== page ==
Fig. 2
figure 2

Electropherogram of the RNA isolated from the most challenging seed tissue types. RIN values are shown. HSE heart stage embryo, HSSC heart stage seed coat, TSSC torpedo stage seed coat, GSSC green stage seed coat, GSEnd green stage endosperm, MSSC mature stage seed coat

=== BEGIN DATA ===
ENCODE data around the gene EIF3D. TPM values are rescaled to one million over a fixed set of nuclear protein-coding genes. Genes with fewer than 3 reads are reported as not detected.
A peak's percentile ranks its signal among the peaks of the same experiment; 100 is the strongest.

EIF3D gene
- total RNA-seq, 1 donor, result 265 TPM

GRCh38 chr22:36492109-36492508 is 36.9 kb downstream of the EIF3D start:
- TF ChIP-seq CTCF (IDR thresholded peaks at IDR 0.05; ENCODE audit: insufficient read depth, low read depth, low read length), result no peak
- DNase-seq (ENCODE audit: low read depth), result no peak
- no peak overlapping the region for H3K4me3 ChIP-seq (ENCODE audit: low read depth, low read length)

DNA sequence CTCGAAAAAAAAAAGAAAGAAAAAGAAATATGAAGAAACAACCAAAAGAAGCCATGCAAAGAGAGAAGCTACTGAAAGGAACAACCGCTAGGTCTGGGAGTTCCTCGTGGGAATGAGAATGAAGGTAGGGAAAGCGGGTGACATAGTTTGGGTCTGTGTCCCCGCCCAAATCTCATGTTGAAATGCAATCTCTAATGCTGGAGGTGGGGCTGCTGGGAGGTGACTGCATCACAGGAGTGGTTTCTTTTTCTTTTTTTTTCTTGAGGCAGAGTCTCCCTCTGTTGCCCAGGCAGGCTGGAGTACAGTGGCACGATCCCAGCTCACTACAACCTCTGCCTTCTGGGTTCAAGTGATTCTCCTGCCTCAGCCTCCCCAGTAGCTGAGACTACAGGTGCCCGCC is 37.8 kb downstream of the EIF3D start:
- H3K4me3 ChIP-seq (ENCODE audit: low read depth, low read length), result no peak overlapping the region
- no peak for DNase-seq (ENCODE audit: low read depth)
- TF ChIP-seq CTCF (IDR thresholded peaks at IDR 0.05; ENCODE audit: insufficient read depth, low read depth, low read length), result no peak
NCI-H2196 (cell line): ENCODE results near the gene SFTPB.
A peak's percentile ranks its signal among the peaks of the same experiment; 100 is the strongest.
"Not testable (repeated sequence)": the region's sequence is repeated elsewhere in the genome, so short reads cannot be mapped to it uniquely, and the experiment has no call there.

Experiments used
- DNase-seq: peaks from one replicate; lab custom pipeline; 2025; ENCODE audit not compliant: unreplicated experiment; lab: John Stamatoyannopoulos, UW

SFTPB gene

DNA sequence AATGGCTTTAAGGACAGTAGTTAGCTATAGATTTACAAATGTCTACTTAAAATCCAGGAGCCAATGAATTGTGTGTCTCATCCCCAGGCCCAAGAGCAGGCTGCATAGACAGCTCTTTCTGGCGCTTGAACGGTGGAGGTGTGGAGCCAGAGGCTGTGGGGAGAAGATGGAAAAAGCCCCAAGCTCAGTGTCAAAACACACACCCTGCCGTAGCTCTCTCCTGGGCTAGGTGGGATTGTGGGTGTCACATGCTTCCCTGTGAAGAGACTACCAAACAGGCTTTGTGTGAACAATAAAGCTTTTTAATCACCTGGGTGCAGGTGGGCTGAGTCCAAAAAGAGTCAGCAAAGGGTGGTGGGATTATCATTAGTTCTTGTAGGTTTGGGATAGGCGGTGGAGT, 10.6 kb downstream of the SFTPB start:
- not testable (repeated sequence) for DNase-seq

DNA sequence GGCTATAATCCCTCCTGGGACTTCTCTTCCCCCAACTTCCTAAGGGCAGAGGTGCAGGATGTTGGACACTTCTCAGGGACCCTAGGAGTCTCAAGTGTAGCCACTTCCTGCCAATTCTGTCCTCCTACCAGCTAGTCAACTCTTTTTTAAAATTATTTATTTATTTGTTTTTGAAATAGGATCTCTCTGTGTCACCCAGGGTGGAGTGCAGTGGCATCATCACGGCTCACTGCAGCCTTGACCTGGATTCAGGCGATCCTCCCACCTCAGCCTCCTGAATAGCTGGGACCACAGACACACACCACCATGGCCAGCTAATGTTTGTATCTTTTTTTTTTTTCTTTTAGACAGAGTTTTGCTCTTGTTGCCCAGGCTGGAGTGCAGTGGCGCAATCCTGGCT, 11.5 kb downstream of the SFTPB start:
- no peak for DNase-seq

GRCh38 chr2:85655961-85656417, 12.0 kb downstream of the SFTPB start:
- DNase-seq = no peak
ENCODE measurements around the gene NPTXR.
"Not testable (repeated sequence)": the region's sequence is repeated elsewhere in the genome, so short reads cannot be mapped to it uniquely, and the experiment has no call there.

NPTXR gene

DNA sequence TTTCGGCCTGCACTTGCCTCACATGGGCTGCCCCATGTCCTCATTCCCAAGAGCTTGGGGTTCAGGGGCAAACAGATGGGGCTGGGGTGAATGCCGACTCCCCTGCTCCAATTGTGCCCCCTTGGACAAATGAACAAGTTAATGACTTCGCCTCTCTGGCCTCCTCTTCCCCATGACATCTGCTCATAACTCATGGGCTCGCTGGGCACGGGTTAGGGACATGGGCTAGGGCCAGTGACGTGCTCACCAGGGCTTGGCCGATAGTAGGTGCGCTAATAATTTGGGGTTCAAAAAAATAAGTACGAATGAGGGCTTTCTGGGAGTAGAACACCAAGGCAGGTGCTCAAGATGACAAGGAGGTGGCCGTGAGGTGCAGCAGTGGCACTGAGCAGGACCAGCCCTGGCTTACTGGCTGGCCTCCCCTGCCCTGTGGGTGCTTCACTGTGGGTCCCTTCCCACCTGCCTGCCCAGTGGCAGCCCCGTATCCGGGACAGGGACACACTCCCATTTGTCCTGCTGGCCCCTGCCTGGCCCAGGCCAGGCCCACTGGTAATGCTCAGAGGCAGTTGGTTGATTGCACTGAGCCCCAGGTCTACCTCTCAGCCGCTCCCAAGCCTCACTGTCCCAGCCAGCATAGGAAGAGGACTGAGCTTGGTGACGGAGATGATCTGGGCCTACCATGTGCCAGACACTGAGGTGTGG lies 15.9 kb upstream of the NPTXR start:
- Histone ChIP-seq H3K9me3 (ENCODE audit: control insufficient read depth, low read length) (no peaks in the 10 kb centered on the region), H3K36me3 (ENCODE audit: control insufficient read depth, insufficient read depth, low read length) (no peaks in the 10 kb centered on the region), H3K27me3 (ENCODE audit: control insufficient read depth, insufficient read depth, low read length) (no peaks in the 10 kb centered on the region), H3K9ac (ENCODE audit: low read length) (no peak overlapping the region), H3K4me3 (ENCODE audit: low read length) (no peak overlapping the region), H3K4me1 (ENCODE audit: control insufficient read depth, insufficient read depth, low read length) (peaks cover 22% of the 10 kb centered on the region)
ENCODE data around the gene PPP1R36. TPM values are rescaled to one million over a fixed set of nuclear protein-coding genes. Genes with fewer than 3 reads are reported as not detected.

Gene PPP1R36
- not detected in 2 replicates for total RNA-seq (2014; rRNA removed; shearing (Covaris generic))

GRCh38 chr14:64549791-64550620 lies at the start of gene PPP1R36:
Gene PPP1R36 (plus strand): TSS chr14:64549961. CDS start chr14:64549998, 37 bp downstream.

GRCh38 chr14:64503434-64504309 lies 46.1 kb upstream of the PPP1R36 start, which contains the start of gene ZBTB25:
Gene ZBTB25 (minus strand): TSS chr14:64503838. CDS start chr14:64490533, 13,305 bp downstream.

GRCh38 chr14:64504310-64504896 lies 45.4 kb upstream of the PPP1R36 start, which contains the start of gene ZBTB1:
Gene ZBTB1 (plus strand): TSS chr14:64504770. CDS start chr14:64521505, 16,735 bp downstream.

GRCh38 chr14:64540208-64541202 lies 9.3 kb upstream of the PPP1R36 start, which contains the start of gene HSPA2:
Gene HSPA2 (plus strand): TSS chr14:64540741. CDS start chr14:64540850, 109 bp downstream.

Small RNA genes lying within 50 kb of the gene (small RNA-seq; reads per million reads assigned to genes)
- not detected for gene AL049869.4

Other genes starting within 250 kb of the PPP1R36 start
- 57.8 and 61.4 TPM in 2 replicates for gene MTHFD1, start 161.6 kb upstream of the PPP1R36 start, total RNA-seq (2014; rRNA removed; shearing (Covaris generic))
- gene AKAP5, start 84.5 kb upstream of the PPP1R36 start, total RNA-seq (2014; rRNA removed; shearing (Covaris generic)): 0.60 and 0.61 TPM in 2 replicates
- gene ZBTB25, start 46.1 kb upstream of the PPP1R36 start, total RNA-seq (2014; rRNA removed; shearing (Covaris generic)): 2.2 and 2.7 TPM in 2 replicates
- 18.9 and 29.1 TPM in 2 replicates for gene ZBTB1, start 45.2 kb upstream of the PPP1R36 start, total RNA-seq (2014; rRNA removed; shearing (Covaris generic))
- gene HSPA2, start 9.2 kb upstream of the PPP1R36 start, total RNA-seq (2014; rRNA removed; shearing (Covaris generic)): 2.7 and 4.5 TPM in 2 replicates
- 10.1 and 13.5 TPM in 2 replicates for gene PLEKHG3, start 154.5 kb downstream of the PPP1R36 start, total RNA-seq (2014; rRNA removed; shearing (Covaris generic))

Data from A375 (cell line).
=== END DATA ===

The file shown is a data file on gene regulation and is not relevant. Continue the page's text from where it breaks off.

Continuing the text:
Obtaining high-quality RNA from different seed tissues can be challenging, especially for tissue types that do not have high transcriptional activity and may contain secondary metabolites as contaminants that interfere with RNA extraction methods. Several protocols were attempted to extract good quality RNA from these complex tissues. The TRIzol reagent allows the precipitation of RNA, DNA and proteins from a single sample. However, the resulting yield obtained from 50 mg of GSSC was unexpectedly low. Although the use of the chaotropic agent guanidium isothiocyanate for cell lysis and denaturation of ribonucleases, chloroform to separate RNA from DNA and proteins and isopropanol for RNA precipitation was attempted, the RNA obtained from GSSC using this methodology presented high level of contaminants, as shown by the low A260/280 and A260/230 ratios. For other seed species with high levels of polyphenols, RNA obtained using TRIzol reagent was also degraded and presented low A260/230 ratios [18, 19], suggesting that TRIzol is not a good methodology to extract RNA from seeds or seed coats which contain these secondary metabolites. Although hot borate has been described as a good protocol for extracting RNA from samples rich in polysaccharides, phenolic compounds and oil [27, 28], the RNA extracted from MSSC with this method was not devoid of contaminants. MSSC accumulate high amounts of polyphenols in the maturation stage of seed development, specially oxidised procyanidins which confer the dark brown colour of the seed coat characteristic of this stage of development [22, 29]. The low A260/280 and A260/230 ratios obtained from MSSC reflect protein, polyphenols and polysaccharides contamination. A limitation of the amount of tissue used or the use of proteinase K in this methodology instead of β-ME could be an alternative explanation for the high level of contaminants present in the RNA. Several methods for RNA extraction from whole seeds use PVPP for the removal of polysaccharides, proteins and polyphenol compounds [17, 19, 30]. Here, we confirm that the addition of PVPP to seed coats and GSEnd tissues significantly improved the quality of the extracted RNA by using a ratio of 1:2 or 1:3 of PVPP and ground tissue (v/v). The addition of PVPP in these tissues is important, as in these stages of development Brassica spp seeds accumulate polyphenols in the seed coats and polysaccharides in the endosperm. As the 1:2 or 1:3 ratio (v/v) worked for Brassica spp seed tissues, the amount of ground tissue needed as well as the PVPP and ground tissue ratio may vary whilst extracting RNA from other species.